Singles players tend to favor more head-heavy racquets, which produce greater power. But all badminton racquets are feather-light by the standards of other racquet sports. They range in weight from as little as 67 to 95 grams or so (2.4 to 3.4 ounces). Tennis sticks range from 269 to 354 grams, or 9.5 to 12.5 ounces, strung—about four times the heft.
Badminton rules specify that the birds will fly with 16 feathers affixed to the cork base. Those feathers can wear out quickly, especially in high-level play: at the Olympics, a new bird may last only five minutes. A can of 12 feathered Yonex shuttlecocks sells for $19.95 at the Tennis & Squash shop in Harvard Square; a dozen tournament-grade birds runs $10 more. Racquets for badminton are roughly comparable to tennis racquets in price, ranging from around $50 to nearly $300.
The HBC has about 100 members, more than half of whom are undergraduates, although graduate students and faculty and staff members are welcomed; there’s even instruction available for beginners. Saturdays and Sundays, there are practice sessions on two courts at the Malkin Athletic Center (MAC) from 10 A.M. until 2 P.M.; a couple dozen players show up, and those not on court may hit the bird without a net.
The club’s website traces the history of the current HBC to 1987. At that time, as few as three players were showing up for games at the MAC, where the shuttlecock enthusiasts sometimes skirmished with basketball players over court time and space. In recent years, under the leadership of Cathy Cheng ’07, the club competed in the Northeast Intercollegiate Badminton League (NIBL), which included MIT, Boston University, Boston College, Tufts, Babson, and Brandeis. Harvard went 2-6 in its first NIBL year (2004-05), but the following season posted an 8-0 record to win the championship.
“There’s no longer a formal league,” says Lin, though the national Intercollegiate Badminton Association is working to set up conferences and tournaments. Meanwhile, the HBC arranges friendly matches with neighboring colleges. This year, for the first time, the club is organizing an intramural tournament that will score points in the annual Straus Cup competition among the Houses; 150 to 200 undergraduates have expressed interest in coming out to bat the birdie.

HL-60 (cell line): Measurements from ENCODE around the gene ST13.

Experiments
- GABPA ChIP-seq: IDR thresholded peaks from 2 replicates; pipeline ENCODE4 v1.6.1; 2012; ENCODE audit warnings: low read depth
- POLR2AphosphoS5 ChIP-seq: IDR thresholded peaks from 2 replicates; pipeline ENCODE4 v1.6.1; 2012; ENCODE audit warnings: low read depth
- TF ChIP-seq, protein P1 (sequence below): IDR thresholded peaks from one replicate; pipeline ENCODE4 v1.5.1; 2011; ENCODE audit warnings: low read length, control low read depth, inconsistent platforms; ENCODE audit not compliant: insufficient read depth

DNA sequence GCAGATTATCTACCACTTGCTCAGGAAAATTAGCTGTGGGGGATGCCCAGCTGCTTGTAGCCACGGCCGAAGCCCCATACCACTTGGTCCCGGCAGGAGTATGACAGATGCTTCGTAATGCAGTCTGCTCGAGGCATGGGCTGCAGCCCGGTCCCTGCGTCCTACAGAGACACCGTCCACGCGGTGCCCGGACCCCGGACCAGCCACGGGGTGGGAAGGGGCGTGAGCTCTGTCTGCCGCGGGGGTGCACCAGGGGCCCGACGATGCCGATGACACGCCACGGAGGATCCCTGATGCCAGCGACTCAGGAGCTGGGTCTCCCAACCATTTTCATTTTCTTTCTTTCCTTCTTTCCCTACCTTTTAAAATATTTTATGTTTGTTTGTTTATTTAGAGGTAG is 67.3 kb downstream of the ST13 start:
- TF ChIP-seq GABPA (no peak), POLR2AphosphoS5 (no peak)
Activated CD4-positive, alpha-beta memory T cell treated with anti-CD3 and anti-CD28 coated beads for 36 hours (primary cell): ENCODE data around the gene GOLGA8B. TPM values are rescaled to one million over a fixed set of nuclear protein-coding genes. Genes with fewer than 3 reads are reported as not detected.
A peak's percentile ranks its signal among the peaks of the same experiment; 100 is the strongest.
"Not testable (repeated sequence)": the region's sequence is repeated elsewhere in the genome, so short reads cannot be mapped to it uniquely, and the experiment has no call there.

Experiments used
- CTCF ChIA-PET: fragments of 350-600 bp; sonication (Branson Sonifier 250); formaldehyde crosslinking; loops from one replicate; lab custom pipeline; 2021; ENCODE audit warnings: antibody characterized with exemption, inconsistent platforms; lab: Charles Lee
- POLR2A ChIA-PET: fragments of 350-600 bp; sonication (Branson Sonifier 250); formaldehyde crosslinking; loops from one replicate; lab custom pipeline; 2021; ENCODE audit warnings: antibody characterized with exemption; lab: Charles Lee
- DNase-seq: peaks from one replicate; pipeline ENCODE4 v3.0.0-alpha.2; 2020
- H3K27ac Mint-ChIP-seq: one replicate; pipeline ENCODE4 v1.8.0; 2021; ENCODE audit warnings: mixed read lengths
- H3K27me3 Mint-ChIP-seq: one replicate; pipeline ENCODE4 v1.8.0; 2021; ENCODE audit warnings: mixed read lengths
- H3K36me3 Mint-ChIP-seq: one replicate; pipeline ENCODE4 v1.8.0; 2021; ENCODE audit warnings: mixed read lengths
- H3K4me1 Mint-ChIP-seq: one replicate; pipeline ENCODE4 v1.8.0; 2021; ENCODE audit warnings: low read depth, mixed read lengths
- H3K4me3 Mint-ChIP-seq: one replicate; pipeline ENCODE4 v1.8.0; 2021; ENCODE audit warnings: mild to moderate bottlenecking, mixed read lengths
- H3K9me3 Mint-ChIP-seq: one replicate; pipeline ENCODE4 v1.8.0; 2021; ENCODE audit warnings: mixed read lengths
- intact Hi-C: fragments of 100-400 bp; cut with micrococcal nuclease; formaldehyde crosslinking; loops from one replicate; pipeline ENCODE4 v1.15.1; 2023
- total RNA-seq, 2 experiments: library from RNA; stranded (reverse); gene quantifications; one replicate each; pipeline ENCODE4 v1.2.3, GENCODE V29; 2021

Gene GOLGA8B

In international badminton, China is the dominant nation: at the 2008 Beijing Olympics, Chinese athletes won gold medals in all badminton events except men’s and mixed doubles, where teams from Indonesia and South Korea, respectively, triumphed. Denmark has long been the European badminton power. The Harvard community mirrors the world in that “the likelihood of a badminton player being Asian is very high,” says Lin, smiling, though he notes that this year, a far more diverse group of players, perhaps only half from Asian backgrounds, have been coming out.
The sport’s origins, in fact, span Occident and Orient. Derived from the ancient game of battledore and shuttlecock, it was popularized by British army officers in mid-nineteenth-century India, and called Poonai for a time, after the garrison town of Poona. In 1873, the sport had its definitive launch at Badminton House in Gloucestershire, seat of the duke of Beaufort; the modern game takes its name from that venue. Today, the HBC is part of a global community of players. It may be no picnic, but they seem to be having a lot of fun.